ALVA, Okla. – There is a lot of individualism in the world of rodeo; the man-vs.-beast mentality calls for it.
But college rodeo has a distinct team atmosphere, and all individual accomplishments can benefit the group. Sometimes team titles can be won or lost on a single ride or run. That’s what Stockton Graves is considering as he prepares six cowboys for the College National Finals Rodeo, set for June 10-16 in Casper, Wyo.
“Obviously it’s important to have a good showing, but I’m pretty excited to have a whole team,” Graves said, noting that the Rangers have six cowboys who have qualified for the finale: steer wrestler Kyle Irwin, tie-down roper Will Howell, saddle bronc rider Cody Burkholder, header Collin Domer and heelers Dustin Searcy and Tanner Braden.
The top two teams in each region are allowed to take six men to Casper. Northwestern finished fourth in the Central Plains Region; circuit champion Fort Scott (Kan.) Community College and runner-up Oklahoma Panhandle State University will have six competitors to count toward the team standings at the CNFR regardless of how they finished in the final region standings.
But Northwestern’s set of cowboys earned the right to be there by finishing in the top three of their respective events. Domer is the lone holdout; he finished 10th among Central Plains headers, but he gets into the competition because he’s the region’s student representative.
“I’m pretty excited about getting them qualified, because that gives us that many more opportunities to get points,” said Graves, a seven-time Wrangler National Finals Rodeo qualifier who returned to his alma mater as coach in November 2011. “I’ve got a good feeling about it. We’ve got some talented kids going. Hopefully we’ll go do well.”
Searcy, a freshman from Mooreland, Okla., and Irwin, a senior from Robertsdale, Ala., won the regional titles in their events, while Burkholder, a senior from Clarksville, Iowa, finished second in saddle bronc riding. Braden and Howell each finished third in the Central Plains.
“Alva’s been real good, and Stockton’s been real good,” said Howell, a freshman from Stillwater, Okla. “He’s been helping us out a lot, flanking and tying with us every day. He’s been a good help for the team.”
Braden, a senior from Dewey, Okla., will compete with Clay Pianalto of Bacone (Okla.) College. He likes the idea that two of the three heelers who qualified out of the Central Plains are attending Northwestern.
“It showed people that our school and our team rope pretty good,” Braden said. “It feels good to make the college finals. We went all year to try to get there, and we succeeded.”
Many of the Rangers saw success through the season. Burkholder, the only roughstock cowboy on the team, closed out a successful final season at Northwestern by winning the bronc riding title the Southwestern Oklahoma State University rodeo in Weatherford, moving up into the top three in the standings. Then at the Panhandle State rodeo in Guymon, Okla., Burkholder moved up another spot.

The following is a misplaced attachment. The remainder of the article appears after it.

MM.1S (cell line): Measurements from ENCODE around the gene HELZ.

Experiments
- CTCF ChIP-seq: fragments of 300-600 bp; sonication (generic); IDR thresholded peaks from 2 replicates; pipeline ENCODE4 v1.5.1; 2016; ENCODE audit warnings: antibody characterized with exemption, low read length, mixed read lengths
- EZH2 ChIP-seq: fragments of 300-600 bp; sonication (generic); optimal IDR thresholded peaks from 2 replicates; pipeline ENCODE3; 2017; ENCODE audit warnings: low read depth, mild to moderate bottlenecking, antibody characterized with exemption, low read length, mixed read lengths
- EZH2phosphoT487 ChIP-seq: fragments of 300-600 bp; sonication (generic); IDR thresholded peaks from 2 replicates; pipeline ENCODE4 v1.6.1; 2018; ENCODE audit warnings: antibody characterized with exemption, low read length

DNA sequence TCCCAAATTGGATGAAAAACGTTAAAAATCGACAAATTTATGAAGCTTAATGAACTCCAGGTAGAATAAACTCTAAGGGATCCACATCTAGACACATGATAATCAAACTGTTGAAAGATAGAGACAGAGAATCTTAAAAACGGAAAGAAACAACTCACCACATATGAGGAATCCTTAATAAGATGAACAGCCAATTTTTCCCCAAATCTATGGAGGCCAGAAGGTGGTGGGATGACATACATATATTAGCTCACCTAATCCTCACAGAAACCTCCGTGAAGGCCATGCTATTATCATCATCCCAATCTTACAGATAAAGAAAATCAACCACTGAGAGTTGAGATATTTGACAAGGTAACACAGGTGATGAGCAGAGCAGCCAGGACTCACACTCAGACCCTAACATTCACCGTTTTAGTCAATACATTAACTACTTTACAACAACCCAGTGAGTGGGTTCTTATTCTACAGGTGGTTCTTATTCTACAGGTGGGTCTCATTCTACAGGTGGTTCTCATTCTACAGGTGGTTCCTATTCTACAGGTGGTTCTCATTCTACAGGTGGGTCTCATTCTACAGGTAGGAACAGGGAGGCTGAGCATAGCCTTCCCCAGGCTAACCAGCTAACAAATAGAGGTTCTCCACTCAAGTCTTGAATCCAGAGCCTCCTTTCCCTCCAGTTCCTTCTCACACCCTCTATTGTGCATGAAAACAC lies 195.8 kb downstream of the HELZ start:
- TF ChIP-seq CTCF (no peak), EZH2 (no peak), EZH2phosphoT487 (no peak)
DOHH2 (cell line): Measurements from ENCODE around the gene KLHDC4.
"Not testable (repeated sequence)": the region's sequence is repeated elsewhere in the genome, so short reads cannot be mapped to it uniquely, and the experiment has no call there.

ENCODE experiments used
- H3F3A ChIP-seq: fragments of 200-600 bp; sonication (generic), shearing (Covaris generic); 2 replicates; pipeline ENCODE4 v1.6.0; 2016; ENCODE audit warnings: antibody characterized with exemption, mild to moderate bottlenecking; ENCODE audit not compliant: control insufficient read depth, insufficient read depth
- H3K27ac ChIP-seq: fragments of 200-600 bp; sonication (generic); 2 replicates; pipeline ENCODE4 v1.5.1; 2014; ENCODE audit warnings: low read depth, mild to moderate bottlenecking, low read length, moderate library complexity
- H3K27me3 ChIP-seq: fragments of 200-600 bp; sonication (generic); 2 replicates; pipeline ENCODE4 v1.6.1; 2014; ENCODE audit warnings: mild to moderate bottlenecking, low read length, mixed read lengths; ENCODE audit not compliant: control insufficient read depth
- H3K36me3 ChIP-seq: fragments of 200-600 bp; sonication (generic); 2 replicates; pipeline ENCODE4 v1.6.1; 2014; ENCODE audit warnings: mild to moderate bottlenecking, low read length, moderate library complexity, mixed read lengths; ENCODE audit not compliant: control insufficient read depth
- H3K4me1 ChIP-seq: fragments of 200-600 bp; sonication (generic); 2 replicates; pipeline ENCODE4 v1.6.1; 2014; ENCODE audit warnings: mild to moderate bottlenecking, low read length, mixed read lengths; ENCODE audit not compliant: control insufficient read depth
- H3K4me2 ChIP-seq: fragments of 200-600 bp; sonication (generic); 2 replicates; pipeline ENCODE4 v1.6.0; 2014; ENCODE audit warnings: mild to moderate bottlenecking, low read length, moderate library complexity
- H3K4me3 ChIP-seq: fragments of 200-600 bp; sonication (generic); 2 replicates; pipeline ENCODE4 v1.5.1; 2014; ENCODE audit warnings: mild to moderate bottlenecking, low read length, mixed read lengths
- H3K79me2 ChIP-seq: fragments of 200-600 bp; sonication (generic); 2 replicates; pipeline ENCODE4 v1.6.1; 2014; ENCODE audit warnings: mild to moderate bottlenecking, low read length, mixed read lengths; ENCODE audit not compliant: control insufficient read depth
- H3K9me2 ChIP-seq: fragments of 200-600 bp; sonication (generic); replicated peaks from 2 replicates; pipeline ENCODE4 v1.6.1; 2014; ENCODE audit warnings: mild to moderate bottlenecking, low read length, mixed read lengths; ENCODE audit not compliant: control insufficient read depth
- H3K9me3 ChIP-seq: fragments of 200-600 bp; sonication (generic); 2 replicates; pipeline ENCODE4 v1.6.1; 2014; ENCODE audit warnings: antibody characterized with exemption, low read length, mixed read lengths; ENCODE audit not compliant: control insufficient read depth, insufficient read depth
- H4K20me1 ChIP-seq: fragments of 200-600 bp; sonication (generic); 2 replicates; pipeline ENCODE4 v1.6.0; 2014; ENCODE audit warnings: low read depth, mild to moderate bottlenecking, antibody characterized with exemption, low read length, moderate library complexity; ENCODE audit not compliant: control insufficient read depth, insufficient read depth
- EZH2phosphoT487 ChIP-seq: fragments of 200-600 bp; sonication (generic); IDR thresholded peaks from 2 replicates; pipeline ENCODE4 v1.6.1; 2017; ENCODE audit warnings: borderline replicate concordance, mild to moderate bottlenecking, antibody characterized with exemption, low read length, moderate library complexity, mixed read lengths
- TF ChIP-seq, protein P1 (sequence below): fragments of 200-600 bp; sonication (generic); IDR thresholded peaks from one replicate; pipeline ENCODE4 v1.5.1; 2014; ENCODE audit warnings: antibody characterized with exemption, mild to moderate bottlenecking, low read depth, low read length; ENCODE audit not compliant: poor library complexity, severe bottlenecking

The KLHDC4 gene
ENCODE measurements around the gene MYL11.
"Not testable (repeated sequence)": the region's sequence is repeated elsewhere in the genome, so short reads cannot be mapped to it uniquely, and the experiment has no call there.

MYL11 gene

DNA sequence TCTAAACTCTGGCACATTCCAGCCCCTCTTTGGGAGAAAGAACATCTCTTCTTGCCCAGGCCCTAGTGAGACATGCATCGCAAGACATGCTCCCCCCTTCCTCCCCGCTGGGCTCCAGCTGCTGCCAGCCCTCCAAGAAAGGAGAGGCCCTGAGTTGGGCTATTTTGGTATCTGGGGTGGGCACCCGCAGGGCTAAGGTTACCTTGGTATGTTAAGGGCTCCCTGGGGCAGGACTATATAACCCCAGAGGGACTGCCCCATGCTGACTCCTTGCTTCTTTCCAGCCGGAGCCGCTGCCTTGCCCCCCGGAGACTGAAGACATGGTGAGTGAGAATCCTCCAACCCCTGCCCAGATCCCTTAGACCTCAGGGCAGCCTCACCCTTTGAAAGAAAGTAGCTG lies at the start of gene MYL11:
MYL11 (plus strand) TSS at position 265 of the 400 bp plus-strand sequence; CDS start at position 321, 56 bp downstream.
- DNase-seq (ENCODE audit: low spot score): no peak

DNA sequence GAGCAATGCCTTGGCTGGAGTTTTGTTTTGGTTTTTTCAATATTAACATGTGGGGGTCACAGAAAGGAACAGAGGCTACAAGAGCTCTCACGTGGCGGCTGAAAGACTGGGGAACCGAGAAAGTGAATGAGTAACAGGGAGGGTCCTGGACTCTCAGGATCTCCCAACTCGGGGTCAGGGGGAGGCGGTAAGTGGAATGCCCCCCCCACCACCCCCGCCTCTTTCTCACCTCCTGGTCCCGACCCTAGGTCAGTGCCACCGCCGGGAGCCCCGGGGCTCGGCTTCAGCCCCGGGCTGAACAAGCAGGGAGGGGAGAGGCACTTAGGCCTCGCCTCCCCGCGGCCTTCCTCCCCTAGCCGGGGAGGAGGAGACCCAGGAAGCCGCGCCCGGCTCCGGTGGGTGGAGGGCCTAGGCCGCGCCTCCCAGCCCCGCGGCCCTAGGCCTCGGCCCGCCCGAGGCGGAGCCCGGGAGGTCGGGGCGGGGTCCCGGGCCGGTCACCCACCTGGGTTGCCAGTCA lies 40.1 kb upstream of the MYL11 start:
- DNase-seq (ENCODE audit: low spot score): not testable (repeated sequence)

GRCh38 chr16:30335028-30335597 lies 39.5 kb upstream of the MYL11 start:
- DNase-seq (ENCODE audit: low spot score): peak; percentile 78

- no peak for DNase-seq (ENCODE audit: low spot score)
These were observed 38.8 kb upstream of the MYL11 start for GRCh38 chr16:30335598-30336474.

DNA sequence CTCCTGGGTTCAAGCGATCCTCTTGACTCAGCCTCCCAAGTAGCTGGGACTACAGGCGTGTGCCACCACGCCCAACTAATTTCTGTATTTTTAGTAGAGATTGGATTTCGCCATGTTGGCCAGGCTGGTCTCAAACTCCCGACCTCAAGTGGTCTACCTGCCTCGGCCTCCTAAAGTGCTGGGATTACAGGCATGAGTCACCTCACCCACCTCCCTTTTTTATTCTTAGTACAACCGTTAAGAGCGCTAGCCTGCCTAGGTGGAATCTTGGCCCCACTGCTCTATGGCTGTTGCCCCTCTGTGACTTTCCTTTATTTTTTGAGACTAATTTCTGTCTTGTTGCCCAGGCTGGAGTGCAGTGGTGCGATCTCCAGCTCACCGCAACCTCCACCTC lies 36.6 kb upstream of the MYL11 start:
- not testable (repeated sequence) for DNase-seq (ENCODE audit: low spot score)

“This is huge,” he said of making the CNFR. “Going into Guymon, I was kind of worried I’d even make the short-go, which is what I needed to do to have a chance at going to Casper.”
He did, finishing the first round in 12th place. Once in the championship round, Burkholder fought through the pressures that accompanied the back-against-the-wall format.
“Sometimes under pressure, I’m not the greatest,” he said. “But when I’ve got something I’m going after, I tend to do what it takes. Instead of staying third, I wanted to be the reserve champ. That’s what I was going for going into that rodeo.”
Domer didn’t quite have the finish he wanted, but he doesn’t mind the automatic qualification that comes with being the region representative.
“Any way to get there is fine with me,” said Domer, who competed throughout the season with his brother, Ryan, a cowboy that will transfer from Northeastern Oklahoma A&M to Northwestern in the fall. At the CNFR, Collin Domer will rope with Cody Carlin, the fifth-ranked heeler in the Central Plains this season.
“Only the top three go, but the all-around champion girl in the region will rope with the fourth-place heeler as her extra event, and I get the fifth-place heeler. It works out pretty well, because it gives us more bullets in our gun.”
Still, it takes competing at a top level if contestants want to make a move in Casper.
“If you want to win, it takes just catching every one clean,” Braden said.
Sometimes that’s better said than done. Irwin, who finished as the runner-up at last year’s CNFR, hopes to get over the hump this June by winning the coveted title. He’s been through the battlefield before; not all the qualifiers have that experience, but they carry their own pedigree into the finale.
Howell, for example, won the national title in tie-down roping as a freshman in high school in 2008. He’s also been one of Northwestern’s hottest ropers through the spring portion of the season.
“I feel 100 percent,” he said. “I’ve already won a national title before, so I know how it is. I think it’s like a building process: high school, college pro. It’s all a stepping stone to get to the top, and I’m right there between college and the pro deal knocking on the door.”
Of course, a college championship would look pretty good on any resume.